Olympic organizing committee bringing in soldiers, students to fill gaps of empty seats

Monday July 30th, 2012

Empty seats have been a theme so far at the London Olympics. (Graham Stuart/Getty Images)

London's Olympic organizing committee chairman, Lord Sebastian Coe, admitted to bringing in soldiers, students and teachers of London schools to fill the gaps of empty seats seen throughout various events during the first few days of the Olympics, reported Rob Preece of The Daily Mail, though Coe downplayed the severity of the issue:

"Let's not run away with ourselves here,' he said. 'We're talking about an issue on the first couple of days."

Mark Adams, a spokesman for the International Olympic Committee, said it wasn't a lack of attendance on the part of the general public that's leaving many seats empty, rather it's sports organizations from around the world, the media and "a handful of sponsors" who are failing to show.

The report said that troops were brought in to fill empty press seats to the U.S. men's basketball game vs France on Sunday, and cited a number of other events including men's volleyball where "pockets" of seats for the media were left unused. The Queen's granddaughter made her Olympic debut on Sunday for an equestrian event, but reports were that even this premiere wasn't as big a draw as expected as many seats were seen empty there as well.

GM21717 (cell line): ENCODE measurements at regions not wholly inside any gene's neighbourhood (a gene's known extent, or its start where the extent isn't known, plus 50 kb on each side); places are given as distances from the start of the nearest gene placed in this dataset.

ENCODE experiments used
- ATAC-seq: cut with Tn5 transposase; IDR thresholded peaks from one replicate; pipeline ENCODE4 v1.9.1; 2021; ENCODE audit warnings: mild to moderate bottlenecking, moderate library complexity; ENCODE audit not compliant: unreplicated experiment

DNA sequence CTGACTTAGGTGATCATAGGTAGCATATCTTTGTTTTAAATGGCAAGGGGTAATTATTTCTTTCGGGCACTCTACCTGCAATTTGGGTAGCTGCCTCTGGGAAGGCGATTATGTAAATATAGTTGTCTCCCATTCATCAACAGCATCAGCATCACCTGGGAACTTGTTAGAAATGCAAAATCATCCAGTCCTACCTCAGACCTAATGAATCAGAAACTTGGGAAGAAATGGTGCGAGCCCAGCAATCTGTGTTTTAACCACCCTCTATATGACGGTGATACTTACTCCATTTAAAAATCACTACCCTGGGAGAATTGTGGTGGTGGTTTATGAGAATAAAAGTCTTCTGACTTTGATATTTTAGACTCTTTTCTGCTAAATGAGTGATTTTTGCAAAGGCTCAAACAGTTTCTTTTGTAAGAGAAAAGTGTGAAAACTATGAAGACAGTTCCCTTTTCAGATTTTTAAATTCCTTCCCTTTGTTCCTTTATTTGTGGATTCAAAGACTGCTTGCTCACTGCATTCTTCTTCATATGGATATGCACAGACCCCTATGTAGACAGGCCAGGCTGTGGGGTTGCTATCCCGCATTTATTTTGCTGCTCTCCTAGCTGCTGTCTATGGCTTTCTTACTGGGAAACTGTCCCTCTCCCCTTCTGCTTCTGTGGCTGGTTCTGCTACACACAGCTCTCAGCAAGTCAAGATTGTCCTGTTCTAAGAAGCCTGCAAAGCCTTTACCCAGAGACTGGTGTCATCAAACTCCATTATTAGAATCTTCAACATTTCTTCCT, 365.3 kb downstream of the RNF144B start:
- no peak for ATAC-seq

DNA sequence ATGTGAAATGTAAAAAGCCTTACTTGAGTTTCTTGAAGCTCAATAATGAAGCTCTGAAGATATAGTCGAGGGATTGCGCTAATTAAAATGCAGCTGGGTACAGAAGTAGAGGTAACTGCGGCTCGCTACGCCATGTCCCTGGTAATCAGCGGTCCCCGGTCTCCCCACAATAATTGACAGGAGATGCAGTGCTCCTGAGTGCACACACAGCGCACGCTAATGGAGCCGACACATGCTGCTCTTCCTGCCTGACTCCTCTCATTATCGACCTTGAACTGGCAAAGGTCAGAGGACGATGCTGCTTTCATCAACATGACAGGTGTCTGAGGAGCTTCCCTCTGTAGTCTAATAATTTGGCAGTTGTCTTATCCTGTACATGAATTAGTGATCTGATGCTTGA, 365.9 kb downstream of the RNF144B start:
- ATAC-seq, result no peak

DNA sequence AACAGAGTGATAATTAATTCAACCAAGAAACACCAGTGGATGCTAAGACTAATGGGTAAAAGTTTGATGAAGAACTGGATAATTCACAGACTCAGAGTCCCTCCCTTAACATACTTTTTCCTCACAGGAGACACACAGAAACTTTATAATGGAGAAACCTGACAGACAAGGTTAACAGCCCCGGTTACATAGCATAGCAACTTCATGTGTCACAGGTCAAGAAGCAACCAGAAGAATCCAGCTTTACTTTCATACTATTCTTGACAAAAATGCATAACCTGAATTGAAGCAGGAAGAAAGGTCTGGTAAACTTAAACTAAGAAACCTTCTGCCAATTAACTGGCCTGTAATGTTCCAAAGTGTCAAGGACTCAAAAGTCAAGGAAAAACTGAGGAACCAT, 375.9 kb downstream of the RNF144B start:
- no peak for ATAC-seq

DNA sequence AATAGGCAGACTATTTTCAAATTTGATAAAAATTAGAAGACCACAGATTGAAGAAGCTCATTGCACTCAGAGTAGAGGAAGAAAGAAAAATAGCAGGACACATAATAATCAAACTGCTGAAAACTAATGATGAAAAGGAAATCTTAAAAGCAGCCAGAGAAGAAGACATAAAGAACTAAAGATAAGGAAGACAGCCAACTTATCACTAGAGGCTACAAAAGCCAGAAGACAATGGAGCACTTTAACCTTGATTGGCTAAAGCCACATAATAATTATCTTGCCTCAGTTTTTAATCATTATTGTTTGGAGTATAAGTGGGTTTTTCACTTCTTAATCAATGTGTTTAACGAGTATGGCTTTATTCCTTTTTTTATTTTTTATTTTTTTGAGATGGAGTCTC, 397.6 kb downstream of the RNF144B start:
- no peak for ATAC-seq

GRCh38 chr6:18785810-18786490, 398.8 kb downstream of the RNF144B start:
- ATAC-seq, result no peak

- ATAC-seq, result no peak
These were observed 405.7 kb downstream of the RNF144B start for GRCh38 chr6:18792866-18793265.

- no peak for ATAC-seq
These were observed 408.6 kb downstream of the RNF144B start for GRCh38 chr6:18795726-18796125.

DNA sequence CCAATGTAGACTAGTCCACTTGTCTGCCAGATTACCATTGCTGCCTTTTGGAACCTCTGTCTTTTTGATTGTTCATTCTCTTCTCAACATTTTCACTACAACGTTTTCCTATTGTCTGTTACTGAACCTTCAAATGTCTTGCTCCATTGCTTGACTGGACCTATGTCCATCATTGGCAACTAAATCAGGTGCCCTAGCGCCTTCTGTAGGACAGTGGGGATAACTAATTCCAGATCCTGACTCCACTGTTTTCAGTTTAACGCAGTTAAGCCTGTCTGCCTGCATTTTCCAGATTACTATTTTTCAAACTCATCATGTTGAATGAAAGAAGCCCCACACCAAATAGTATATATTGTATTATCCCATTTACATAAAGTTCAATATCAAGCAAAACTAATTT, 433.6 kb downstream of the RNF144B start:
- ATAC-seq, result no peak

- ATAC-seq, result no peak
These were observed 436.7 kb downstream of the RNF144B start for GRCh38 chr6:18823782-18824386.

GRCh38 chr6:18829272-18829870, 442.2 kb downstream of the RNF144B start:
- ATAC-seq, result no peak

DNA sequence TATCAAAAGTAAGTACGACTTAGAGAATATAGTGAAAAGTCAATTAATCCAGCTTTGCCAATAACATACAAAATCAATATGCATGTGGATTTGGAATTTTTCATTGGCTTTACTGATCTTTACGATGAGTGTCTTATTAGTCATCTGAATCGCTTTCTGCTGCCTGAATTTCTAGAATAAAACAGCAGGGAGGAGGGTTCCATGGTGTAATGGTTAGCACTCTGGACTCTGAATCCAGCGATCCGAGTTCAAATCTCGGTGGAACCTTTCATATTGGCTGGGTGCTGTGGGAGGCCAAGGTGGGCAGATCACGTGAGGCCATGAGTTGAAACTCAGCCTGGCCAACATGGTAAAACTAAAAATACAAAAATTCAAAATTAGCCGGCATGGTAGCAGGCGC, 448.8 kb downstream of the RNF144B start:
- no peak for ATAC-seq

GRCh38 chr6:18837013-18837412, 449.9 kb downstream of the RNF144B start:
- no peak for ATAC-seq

According to The Guardian, there were an estimated 500 empty seats in one block alone for the highly anticipated swimming meet on Saturday between Michael Phelps and rival Ryan Lochte.

Those empty seats have many fans feeling frustrated when they're told tickets for certain events are sold out. Matt Casson, 36, of London, attended a swimming event on Sunday morning as a fan and confirmed that there were a number of empty seats:

"It's really disappointing. They should do something like they do at Wimbledon where at a certain time they put them on sale to the general public, just re-sell them.

While Coe hints at the issue going away in the next few days, Culture Secretary Jeremy Hunt called the matter "very disappointing" and said that there will be an investigation to prevent it from being an ongoing issue:

"I think it was accredited seats that belonged to sponsors, but if they're not going to turn up, we want those tickets to be available for members of the public, because that creates the best atmosphere. We are looking at this very urgently at the moment."

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